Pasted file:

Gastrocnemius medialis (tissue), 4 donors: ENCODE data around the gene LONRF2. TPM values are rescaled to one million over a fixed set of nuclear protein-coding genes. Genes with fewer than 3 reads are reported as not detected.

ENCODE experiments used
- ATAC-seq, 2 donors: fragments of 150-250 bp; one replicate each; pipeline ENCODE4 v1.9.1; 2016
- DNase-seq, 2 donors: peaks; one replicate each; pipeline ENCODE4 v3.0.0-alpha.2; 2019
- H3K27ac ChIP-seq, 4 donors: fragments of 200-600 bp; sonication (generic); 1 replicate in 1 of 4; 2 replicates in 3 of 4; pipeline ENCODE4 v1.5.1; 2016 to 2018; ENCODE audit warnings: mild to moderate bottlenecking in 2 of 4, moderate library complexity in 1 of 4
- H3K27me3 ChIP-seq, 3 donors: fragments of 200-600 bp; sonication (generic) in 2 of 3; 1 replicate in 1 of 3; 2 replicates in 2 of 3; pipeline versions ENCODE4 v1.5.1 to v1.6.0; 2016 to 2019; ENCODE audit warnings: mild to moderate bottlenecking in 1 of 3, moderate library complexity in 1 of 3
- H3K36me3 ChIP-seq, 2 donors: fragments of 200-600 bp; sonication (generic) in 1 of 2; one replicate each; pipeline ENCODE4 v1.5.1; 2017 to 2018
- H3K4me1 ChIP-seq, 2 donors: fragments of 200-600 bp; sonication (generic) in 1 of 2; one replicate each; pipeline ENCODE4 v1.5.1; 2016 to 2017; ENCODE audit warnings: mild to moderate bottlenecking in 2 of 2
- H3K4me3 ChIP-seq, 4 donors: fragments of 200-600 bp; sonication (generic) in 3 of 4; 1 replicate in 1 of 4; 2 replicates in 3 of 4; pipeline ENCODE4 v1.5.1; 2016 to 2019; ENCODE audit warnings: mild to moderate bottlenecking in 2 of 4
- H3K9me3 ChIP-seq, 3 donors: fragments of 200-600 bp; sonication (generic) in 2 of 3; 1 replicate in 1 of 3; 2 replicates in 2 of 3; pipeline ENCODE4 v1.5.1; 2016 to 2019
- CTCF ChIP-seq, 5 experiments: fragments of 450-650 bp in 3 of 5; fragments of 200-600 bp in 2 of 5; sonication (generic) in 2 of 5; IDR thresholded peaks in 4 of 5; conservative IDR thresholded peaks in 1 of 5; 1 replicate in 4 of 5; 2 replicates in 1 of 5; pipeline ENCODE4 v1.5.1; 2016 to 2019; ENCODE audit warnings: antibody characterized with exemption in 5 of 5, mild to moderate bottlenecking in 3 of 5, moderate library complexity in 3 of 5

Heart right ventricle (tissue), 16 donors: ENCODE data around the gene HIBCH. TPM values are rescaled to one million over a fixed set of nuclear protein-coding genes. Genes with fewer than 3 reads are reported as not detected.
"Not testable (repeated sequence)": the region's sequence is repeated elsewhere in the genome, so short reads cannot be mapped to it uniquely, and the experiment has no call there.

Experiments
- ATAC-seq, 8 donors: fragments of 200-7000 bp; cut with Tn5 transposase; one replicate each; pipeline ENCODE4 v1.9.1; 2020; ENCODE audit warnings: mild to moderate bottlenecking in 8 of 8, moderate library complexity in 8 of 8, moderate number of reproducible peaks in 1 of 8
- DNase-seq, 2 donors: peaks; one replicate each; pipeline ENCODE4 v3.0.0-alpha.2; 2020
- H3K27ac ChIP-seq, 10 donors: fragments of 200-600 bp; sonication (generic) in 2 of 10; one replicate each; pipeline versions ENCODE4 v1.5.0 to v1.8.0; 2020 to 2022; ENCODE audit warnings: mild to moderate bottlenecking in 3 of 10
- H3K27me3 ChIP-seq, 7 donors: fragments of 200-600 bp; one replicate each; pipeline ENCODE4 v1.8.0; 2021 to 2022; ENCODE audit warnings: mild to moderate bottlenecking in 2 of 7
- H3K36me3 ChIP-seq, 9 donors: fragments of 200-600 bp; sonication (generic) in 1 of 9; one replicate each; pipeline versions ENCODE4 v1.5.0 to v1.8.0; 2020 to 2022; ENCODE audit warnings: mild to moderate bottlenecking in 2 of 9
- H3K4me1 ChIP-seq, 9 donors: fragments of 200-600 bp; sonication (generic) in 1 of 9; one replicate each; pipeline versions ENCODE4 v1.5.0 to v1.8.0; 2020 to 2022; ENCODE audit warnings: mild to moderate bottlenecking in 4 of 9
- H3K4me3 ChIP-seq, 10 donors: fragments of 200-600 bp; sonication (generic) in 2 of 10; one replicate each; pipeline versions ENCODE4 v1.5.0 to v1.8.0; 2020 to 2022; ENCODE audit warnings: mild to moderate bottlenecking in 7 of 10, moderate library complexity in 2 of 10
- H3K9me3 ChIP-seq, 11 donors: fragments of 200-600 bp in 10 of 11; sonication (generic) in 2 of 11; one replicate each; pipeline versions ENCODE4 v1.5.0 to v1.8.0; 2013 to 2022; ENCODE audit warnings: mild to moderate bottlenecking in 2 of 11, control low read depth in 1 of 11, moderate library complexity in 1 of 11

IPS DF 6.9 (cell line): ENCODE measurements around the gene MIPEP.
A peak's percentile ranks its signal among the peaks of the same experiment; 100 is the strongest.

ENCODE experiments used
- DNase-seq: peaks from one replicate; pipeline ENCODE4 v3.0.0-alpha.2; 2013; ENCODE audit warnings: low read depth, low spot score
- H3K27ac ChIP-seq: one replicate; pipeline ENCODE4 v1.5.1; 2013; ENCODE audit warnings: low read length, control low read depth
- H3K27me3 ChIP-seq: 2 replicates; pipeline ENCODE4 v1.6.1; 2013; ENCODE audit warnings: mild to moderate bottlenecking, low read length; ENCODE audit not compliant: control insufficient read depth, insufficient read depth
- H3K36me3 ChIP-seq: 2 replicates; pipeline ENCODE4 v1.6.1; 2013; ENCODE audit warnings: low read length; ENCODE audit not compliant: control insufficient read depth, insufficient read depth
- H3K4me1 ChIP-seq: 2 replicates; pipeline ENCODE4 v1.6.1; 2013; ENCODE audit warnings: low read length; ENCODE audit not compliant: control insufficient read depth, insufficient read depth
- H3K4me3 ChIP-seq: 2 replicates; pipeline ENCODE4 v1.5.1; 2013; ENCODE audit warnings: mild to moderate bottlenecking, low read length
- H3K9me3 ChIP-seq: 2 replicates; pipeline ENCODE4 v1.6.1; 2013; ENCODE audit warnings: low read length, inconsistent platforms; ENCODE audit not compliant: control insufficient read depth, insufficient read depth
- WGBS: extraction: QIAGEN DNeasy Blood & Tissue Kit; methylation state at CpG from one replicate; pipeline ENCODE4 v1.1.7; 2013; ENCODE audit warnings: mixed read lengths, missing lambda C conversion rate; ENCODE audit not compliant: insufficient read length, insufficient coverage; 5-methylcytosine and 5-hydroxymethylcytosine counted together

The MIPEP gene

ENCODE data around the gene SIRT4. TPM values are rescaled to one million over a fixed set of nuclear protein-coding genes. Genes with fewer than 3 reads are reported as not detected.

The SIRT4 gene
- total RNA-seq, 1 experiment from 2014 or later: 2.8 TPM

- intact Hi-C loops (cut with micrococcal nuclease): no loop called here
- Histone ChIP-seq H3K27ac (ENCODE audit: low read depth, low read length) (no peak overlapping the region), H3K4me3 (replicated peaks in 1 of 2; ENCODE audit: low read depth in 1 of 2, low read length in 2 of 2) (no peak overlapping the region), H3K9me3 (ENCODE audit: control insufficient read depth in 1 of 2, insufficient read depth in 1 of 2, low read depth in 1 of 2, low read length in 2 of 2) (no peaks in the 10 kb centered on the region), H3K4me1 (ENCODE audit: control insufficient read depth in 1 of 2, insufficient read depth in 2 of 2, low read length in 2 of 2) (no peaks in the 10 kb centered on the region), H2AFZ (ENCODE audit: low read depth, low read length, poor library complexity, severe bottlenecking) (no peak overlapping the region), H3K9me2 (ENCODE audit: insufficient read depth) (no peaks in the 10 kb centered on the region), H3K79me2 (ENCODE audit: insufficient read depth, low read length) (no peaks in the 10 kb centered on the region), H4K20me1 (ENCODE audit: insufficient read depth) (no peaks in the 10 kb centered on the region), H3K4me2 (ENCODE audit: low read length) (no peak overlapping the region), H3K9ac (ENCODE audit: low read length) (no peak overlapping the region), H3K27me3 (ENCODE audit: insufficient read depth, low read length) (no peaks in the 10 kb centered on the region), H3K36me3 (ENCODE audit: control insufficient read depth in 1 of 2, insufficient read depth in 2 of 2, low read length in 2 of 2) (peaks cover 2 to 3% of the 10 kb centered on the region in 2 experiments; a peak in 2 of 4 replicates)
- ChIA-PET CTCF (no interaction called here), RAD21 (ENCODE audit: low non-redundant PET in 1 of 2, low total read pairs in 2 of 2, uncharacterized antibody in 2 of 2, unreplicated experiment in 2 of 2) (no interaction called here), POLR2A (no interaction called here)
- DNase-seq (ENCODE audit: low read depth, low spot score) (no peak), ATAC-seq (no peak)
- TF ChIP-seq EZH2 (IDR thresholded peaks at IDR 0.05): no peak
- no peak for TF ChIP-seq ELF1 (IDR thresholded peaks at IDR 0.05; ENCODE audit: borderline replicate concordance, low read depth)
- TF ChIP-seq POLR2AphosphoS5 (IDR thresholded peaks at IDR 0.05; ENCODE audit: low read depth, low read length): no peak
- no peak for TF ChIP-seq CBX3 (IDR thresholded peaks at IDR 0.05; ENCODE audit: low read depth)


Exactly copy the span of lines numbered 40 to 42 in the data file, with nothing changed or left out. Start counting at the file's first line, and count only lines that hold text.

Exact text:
- ChIA-PET CTCF (no interaction called here), RAD21 (ENCODE audit: low non-redundant PET in 1 of 2, low total read pairs in 2 of 2, uncharacterized antibody in 2 of 2, unreplicated experiment in 2 of 2) (no interaction called here), POLR2A (no interaction called here)
- DNase-seq (ENCODE audit: low read depth, low spot score) (no peak), ATAC-seq (no peak)
- TF ChIP-seq EZH2 (IDR thresholded peaks at IDR 0.05): no peak